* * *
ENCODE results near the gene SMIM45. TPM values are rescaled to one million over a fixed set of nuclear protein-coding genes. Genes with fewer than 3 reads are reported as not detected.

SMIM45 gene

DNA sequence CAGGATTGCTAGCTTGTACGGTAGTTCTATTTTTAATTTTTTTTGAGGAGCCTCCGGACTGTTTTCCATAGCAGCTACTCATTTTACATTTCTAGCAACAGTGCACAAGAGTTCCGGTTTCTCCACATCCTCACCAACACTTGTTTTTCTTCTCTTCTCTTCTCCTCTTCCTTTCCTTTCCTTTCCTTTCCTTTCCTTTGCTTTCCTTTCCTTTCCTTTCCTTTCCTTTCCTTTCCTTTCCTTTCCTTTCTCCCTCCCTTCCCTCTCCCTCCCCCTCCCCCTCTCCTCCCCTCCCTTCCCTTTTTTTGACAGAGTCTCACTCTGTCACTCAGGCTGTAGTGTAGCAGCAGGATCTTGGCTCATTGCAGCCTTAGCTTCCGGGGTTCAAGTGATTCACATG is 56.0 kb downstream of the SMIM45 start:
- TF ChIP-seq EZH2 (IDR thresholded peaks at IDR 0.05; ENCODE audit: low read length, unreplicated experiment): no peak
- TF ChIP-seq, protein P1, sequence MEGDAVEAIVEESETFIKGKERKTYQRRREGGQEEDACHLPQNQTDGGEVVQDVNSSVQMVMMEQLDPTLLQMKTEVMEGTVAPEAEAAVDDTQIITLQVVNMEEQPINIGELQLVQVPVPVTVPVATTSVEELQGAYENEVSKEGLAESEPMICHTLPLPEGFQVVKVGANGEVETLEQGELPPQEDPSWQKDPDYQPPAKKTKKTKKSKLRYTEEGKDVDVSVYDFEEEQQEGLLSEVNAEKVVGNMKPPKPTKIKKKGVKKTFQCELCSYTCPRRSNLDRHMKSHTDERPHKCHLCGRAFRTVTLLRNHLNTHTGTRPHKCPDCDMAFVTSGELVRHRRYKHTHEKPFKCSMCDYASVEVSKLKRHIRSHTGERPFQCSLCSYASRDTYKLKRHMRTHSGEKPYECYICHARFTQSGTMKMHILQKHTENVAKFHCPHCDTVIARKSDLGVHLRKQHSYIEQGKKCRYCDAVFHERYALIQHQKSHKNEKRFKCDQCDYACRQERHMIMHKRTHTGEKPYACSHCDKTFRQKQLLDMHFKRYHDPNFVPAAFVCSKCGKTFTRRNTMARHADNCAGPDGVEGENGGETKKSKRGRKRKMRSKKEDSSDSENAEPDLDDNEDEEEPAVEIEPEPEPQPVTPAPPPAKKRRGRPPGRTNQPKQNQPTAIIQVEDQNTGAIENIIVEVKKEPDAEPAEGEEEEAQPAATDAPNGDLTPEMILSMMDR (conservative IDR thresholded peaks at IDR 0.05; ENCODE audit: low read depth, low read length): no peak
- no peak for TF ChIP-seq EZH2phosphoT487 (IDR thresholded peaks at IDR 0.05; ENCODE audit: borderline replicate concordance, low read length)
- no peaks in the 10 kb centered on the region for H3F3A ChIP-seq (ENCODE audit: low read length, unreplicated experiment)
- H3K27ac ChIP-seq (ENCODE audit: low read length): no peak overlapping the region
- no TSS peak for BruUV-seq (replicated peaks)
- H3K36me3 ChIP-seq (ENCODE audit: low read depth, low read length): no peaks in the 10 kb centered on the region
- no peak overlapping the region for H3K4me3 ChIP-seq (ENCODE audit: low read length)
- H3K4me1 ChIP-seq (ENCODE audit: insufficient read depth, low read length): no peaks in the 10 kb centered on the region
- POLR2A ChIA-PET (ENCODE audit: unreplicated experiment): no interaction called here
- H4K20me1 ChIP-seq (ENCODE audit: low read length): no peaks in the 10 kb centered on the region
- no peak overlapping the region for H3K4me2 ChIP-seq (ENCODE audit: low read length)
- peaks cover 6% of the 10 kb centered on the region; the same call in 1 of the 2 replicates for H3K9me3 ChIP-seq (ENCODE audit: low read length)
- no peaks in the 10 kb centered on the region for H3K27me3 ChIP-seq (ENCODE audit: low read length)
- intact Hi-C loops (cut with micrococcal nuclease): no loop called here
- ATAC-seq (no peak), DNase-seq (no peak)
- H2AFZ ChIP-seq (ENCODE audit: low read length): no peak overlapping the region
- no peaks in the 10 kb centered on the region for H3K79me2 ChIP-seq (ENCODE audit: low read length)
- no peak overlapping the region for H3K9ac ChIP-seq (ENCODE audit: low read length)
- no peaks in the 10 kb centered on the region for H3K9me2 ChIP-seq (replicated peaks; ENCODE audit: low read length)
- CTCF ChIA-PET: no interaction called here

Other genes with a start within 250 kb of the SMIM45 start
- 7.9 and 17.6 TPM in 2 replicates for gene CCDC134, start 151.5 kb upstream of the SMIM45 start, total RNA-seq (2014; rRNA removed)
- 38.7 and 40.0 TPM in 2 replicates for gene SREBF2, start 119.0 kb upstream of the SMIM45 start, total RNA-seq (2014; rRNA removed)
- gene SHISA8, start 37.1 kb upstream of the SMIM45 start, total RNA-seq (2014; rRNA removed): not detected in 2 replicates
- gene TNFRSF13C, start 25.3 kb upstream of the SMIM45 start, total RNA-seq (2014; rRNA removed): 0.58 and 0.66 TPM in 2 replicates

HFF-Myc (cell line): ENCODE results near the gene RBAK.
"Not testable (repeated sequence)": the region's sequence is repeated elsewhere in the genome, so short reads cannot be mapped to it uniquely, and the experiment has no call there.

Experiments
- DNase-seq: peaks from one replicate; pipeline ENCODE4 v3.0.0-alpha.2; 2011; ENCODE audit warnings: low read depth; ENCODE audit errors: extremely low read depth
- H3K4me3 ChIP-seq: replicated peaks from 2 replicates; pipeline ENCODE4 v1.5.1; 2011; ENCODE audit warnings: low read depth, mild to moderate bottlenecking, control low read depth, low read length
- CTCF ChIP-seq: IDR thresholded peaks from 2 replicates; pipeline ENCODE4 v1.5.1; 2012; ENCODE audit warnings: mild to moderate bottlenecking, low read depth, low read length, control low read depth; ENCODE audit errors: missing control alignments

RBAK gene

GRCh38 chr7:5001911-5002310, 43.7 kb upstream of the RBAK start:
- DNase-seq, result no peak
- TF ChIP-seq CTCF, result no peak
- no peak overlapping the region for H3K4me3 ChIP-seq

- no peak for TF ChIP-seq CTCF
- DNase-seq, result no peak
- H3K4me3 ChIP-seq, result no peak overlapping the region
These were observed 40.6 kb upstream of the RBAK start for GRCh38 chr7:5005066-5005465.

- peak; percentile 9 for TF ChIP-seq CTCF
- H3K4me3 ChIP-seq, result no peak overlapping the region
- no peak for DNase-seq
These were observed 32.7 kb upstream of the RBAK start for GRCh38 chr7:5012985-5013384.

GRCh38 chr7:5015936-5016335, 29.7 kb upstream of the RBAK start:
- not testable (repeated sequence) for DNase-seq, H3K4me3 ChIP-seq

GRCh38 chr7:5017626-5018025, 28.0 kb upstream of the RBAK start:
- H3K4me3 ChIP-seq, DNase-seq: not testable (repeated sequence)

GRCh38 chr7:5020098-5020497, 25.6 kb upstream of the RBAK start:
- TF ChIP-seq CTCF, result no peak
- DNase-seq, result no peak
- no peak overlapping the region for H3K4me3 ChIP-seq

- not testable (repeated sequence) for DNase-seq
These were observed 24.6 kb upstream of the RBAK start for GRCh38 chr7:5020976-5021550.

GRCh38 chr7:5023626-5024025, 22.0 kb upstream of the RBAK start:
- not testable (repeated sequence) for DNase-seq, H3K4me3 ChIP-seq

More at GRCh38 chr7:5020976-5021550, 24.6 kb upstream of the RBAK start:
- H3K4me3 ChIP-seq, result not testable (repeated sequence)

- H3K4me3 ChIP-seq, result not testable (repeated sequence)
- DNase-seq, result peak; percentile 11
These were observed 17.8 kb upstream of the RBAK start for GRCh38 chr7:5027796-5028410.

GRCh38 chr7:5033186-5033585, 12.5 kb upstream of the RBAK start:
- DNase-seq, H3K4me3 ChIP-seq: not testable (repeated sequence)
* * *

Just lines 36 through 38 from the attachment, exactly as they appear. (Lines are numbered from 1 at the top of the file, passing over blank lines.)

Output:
RBAK gene

GRCh38 chr7:5001911-5002310, 43.7 kb upstream of the RBAK start:
- DNase-seq, result no peak